I don't have a rice cooker (no money to invest either XD), but I can see that working in a pot (or oven) too! Thumbs up!

Also: Lovely box

Re: Bento no. 76: Chicken and pepper rice cooker bento

Wow Maki, that is such a cool idea to use the foil like that! I used mine recently to make a risotto (I just made it up myself). I'm guessing you could do fish in it too just like in the oven (which I've never tried, but adding on top of the rice isn't much harder!).

It looks delicious!

I would almost dive in even though I don't eat meat! ;) Most people in Holland do not own a ricecooker, but I have been thinking about it..!

[Come visit at Graasland!]

Chicken and pepper rice cooker bento loves amazing!

I just got a rice cooker last weekend. I can not wait to try this wonderful idea. Thank you!

Re: Bento no. 76: Chicken and pepper rice cooker bento

I must tell you that I thoroughly enjoy visiting your website every day! I learn so much about Japanese foods, it is great! Thank you for helping those of us who are not as savy about Japanese culture and cusine!! I can't wait to see what tomorrow brings!

Re: Bento no. 76: Chicken and pepper rice cooker bento

I love the beautiful box! I'd be afraid to use one like that myself, but it is lovely. And a very healthy and appealing bento too :)

Re: Bento no. 76: Chicken and pepper rice cooker bento

you mentioned that your rice doesnt burn on the bottom... does that mean you don't get the brown crunch layer I always get with my cooker? Is it just beacuse I'm using a really cheap rice cooker?

Re: Bento no. 76: Chicken and pepper rice cooker bento

Rice cooked in a rice cooker shouldn't burn at all. The heating element in your cooker may not be functioning properly. See if you have something stuck on the surface of the heating element (spilled stuff or something)...if so you can rub it off gently with a scouring pad.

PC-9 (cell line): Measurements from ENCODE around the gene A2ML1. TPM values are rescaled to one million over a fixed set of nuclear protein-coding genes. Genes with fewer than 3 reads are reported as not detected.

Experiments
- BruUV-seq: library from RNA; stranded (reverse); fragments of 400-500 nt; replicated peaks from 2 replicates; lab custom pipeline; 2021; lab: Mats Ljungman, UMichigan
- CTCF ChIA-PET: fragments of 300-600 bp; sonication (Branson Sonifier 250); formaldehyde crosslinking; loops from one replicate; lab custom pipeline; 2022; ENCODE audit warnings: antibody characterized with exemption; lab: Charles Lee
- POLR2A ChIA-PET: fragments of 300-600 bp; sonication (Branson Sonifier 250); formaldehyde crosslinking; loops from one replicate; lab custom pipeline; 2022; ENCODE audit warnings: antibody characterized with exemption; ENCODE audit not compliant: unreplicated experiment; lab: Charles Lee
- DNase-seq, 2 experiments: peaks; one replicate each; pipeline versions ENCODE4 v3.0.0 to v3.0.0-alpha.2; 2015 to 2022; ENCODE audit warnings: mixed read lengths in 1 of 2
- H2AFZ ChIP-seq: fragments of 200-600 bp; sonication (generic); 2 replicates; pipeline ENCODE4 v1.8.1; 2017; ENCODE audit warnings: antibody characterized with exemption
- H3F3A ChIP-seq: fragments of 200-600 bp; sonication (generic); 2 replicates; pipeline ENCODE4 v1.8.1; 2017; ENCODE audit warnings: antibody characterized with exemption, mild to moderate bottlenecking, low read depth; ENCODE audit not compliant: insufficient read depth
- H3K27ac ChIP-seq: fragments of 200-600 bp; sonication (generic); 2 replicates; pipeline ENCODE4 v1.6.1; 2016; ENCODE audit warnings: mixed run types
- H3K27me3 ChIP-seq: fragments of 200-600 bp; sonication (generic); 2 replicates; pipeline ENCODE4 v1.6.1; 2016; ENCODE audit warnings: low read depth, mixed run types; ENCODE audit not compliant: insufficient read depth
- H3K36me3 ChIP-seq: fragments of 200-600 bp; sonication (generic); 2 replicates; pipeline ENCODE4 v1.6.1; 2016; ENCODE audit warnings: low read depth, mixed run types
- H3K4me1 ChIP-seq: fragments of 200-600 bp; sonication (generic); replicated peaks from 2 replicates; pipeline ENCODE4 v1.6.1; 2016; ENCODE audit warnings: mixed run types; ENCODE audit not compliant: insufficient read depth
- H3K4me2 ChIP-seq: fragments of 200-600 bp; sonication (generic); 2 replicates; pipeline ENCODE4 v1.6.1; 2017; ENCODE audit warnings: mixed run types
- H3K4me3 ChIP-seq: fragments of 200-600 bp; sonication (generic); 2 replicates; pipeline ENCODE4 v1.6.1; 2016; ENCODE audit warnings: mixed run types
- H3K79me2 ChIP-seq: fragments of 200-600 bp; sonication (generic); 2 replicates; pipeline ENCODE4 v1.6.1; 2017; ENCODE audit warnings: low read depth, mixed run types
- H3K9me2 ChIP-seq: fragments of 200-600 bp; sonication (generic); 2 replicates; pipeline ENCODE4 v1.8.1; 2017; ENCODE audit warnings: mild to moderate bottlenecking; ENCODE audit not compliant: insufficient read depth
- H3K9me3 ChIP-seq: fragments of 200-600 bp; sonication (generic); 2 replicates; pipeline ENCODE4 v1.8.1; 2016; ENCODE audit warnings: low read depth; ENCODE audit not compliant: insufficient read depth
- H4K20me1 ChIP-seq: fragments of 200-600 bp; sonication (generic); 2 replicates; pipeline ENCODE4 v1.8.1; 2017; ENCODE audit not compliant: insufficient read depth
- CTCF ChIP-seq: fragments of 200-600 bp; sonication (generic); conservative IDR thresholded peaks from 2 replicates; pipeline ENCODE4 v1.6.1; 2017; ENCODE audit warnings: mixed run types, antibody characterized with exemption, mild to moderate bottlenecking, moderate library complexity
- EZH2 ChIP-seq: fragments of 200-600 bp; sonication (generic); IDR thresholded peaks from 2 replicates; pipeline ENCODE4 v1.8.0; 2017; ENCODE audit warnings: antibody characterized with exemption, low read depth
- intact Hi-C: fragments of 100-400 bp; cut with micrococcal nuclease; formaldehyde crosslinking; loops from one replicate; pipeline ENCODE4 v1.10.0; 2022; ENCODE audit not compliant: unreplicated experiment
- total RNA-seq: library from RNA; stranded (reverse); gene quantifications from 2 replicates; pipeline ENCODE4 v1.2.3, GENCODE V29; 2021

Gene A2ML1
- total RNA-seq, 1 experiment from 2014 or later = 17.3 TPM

Re: Bento no. 76: Chicken and pepper rice cooker bento

i'll have to check later tonight. its not exactly a BURN persay, just... kinda browns the rice... but I shall look!

Re: Bento no. 76: Chicken and pepper rice cooker bento

i'm just curious, since my rice cooker comes with a little steamer tray, would putting the foil packet in the steamer tray while the rice cooks at the bottom work too?

or does the foil packet have to come into contact with the rice/water for it to cook properly?

Re: Bento no. 76: Chicken and pepper rice cooker bento

Using the steamer insert will work great, though it's not necessary (for people who have rice cookers without such an insert)

Re: Bento no. 76: Chicken and pepper rice cooker bento

I have a similar steamer insert where I've been cooking/heating the things that go into my bento for the day such as hotdogs/veggies/etc. I was wondering, does having its own closed environment (i.e. the foil packet) cook raw meat better than using the steamer alone?

Thanks Maki! I love your wooden box.

Re: Bento no. 76: Chicken and pepper rice cooker bento

I think that enclosing in foil (or paper) may have better results, because of the very small enclosed environment, just like cooking in paper or foil in an oven. Besides, you avoid the issue of food juices dripping onto your rice or other grain if you want to keep it separately flavored.

Re: Bento no. 76: Chicken and pepper rice cooker bento

Thanks for the quick and convenient tip on preparing the bento~ :) I've been trying to pack a bento for lunch (following some of your recipes! :D) for almost 2 weeks now.. and getting up and rushing around like a mad woman every morning is beginning to feel really tiring... :(

Re: Bento no. 76: Chicken and pepper rice cooker bento

Beautiful work Maki, This was really achievable for me, I made it for lunch today and it was yummm!

Re: Bento no. 76: Chicken and pepper rice cooker bento

What a fantastic idea!

Re: Bento no. 76: Chicken and pepper rice cooker bento

I love how it looks. healthy yummy diet.

Re: Bento no. 76: Chicken and pepper rice cooker bento